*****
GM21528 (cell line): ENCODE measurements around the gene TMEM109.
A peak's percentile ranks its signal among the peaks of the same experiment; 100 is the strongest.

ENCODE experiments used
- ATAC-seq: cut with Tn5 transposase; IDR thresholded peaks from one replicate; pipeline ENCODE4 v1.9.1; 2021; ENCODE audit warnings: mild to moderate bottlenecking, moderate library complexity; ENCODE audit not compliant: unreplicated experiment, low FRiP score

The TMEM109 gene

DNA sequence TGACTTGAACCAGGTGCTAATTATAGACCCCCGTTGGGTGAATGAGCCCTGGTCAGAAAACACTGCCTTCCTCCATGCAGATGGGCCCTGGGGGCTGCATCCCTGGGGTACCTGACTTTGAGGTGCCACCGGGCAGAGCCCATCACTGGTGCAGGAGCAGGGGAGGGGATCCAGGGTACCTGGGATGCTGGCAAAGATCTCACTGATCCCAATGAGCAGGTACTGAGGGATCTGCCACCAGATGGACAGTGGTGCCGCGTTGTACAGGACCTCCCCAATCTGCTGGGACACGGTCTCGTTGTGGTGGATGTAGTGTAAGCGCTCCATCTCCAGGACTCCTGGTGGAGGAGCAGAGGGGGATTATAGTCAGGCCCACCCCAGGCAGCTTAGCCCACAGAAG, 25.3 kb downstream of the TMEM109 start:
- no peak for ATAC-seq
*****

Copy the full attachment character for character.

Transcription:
GM21528 (cell line): ENCODE measurements around the gene TMEM109.
A peak's percentile ranks its signal among the peaks of the same experiment; 100 is the strongest.

ENCODE experiments used
- ATAC-seq: cut with Tn5 transposase; IDR thresholded peaks from one replicate; pipeline ENCODE4 v1.9.1; 2021; ENCODE audit warnings: mild to moderate bottlenecking, moderate library complexity; ENCODE audit not compliant: unreplicated experiment, low FRiP score

The TMEM109 gene

DNA sequence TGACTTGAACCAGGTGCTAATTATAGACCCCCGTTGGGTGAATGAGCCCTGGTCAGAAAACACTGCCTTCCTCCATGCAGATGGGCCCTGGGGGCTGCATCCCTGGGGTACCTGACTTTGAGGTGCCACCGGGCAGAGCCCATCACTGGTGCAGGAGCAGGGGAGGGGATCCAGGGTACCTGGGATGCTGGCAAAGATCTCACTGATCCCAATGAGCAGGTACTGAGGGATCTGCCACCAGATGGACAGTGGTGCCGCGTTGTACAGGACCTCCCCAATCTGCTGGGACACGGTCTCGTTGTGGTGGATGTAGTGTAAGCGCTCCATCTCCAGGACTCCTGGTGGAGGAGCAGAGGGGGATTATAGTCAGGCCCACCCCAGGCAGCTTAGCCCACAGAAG, 25.3 kb downstream of the TMEM109 start:
- no peak for ATAC-seq